Guitar Pedal Hack Via Manufacturer’s Shortcut

There seems to be no shortage of manufacturers that cut costs by using similar components across a wide range of products. This isn’t necessarily a bad thing though, since it makes it easier for someone with some know-how to quickly open up the product and figure out how to get more use out of it. [Lewin] noticed some peculiarities on the PCB of his EHX Screaming Bird guitar pedal, and used a manufacturer’s shortcut to turn this treble-boosting pedal into a flat booster.

Once [Lewin] removed the case, he noticed that there were some unpopulated pads on the PCB. Additionally, the potentiometer was labelled as 10k, but a 100k was actually installed. These were indications that something was awry, so after poking around on the internet, [Lewin] now believes that the same PCB was used to make at least three different effects pedals with similar internal structures.

The Screaming Bird pedal was a little harsh for [Lewin]’s taste, so he changed out some capacitors on the board to get it closer to the flat booster. There are some other things that could be changed, but now he has a pedal that suits his needs much more appropriately, thanks to the manufacturer making only minor changes across a range of similar products. Historically, guitar pedals are pretty easy to modify, but it’s nice that the manufacturer of these has made it so much simpler!

11 thoughts on “Guitar Pedal Hack Via Manufacturer’s Shortcut

  1. Why did you frame it in a way that makes it look like Electro Harmonix is being cheap here? This is a mod from a treble boost to a linear boost. Of course the only things are will be different are different values for a few small components. Why wouldn’t they be?

    It also gives the impression that a treble boost is “cheaper” than a linear boost, which it isn’t. Both have different applications depending on your setup.

      1. I think the sentence “This isn’t necessarily a bad thing though, since it makes it easier for someone with some know-how to quickly open up the product and figure out how to get more use out of it.” pretty well sums up the author’s position.

        1. You’re reading this article on a website called ‘Hack a Day’. What may I ask did you expect the author’s position to be? ‘Let’s leave it alone even though we could modify it to suit us better?’

          Also tons of manufacturers reuse parts in their products, it doesn’t mean they’re being ‘cheap’ (as in making crappy stuff), they’re just trying to minimize manufacturing costs. You know, so that the end product is less expensive and still the same quality?

          1. Sorry if there was something ambiguous about my post. I thought it was completely clear that I quoted that sentence in direct support of what Brian Benchoff had just. Not sure how the original or the quote could have been construed otherwise.

            I’m out.

      2. “Additionally, the potentiometer was labelled as 10k, but a 100k was actually installed. These were indications that something was awry,”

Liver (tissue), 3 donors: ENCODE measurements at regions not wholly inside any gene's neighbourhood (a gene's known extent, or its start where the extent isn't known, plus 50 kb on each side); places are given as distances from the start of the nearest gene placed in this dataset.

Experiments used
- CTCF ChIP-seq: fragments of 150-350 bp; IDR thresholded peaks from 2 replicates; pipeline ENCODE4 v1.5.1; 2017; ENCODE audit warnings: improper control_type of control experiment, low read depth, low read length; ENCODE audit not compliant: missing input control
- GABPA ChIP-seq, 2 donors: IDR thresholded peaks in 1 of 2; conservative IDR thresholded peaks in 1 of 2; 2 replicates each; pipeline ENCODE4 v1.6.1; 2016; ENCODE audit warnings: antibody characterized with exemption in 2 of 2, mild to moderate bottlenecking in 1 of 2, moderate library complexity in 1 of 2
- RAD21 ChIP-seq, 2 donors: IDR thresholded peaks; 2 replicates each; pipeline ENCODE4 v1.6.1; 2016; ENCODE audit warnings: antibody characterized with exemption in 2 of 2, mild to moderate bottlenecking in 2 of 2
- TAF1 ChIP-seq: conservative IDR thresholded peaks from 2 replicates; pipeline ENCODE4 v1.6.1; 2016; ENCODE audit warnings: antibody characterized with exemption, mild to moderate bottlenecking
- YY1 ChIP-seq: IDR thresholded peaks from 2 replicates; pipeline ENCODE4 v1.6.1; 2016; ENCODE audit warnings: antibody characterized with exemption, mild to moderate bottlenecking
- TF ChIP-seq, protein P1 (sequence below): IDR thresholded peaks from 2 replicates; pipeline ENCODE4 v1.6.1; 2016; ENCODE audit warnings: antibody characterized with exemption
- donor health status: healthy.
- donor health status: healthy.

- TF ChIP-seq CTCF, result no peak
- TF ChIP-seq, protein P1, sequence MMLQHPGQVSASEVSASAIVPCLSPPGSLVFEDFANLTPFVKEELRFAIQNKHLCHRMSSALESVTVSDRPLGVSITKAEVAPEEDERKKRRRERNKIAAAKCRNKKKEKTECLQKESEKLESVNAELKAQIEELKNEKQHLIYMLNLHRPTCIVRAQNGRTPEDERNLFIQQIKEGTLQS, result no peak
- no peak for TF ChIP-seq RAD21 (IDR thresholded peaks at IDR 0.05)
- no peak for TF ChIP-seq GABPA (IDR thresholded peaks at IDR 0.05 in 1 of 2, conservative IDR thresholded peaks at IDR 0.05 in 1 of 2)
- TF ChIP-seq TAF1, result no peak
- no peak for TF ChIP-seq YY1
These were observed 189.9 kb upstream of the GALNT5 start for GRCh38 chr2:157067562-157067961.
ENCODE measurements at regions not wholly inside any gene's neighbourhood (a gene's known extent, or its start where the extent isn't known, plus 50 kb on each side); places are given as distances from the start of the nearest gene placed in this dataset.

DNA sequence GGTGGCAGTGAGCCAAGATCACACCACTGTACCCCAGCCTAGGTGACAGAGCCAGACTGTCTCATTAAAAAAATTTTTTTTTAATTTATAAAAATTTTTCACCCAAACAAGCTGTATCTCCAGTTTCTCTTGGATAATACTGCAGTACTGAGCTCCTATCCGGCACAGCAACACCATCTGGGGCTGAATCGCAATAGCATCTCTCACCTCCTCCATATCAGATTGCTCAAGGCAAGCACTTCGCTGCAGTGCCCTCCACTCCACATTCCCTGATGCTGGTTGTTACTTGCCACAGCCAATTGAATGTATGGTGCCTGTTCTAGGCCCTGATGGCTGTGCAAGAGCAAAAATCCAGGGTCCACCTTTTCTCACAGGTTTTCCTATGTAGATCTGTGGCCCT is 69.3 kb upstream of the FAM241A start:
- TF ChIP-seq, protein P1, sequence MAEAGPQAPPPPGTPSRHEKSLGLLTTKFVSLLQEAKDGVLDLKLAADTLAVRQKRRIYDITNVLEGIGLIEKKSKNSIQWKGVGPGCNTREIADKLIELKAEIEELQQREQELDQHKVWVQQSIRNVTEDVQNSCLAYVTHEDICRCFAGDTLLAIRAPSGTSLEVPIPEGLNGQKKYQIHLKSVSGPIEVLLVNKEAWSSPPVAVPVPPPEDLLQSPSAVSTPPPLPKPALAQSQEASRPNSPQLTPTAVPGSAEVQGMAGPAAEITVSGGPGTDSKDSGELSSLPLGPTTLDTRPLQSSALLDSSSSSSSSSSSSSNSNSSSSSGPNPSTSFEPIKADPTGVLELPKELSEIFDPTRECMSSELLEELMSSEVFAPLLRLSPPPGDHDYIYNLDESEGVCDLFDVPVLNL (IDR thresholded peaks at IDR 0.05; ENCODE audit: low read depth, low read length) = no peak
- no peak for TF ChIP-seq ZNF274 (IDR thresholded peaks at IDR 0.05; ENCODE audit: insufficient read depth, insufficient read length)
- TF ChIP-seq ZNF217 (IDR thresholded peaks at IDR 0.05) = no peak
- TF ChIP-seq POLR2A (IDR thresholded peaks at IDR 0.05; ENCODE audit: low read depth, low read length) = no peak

To me implies that the manufacturer was being dodgy. Dodgy is worse than being cheap. It’s expected of cheap things.

        1. No. It is just a poorly worded sentence in the HaD summary. If you look at the original article and the PCB photo, you’ll see that there are two positions for the potentiometer. One is silkscreened with a 10K label and has nothing fitted. The other position is silkscreened with a 100K label and has a 100K potentiometer fitted.

  2. Brian the way you framed this article was very similar to articles such as the one where people increased the sample rate of the rigol scopes by changing the firmware. You may not have meant it that way but the way it reads comes off that way.

  3. I think perhaps some people read “cut costs” in a negative way perhaps, when that’s actually a main goal for a manufacturer, and can be done in ways that doesn’t compromise quality? Thanks for the post Bryan :)

  4. Well, really pretty much all products are a lot cheaper to make than what they end up costing the end buyer, because it would be bad business to not make a profit on what you are selling. It’s kind of the whole point.
    The sum of the parts is only part of the cost of a product. Sorta should go without saying.
    I didn’t see an anyone calling EH products cheap. And if you’ve ever owned one of their products, you’d know how well made they actually are.
    They tend to have more costly pedals that are more of the hand made varity, typically the older ones, and newer pedals that cost a bit less that are made with more modern tech.
    Probably because some of the older chips and transistors don’t exist anymore and to give you a cheaper option if you don’t have the cash for the more expensive options. And you’ll see the “classic” EH pedals going on auction sites for crazy amounts of money because of their build quality and because nothing sounds quite as good.
    I know this because I used to buy “as-is” and “does not work” pedals from everyones favorite online auction site and repair them for my own rig or to re-sell as working. Much of the time it was a loose wire or bad solder joint, the occasional leaky battery mess. And a sad amount of guys trying to do some sort of bypass or sound mod that went wrong and they didn’t know how to go back.
    A lot of pedals are made like whats described above, it saves on tooling costs not having to have a different board for similar products. Some even have parts lists silkscreened on the board for the different variations, like a wah pedal that I have.
    Guitar techs are pretty famous for modding pedals to get “the sound” their bosses want, so maybe the pedal makers have that in mind as well?

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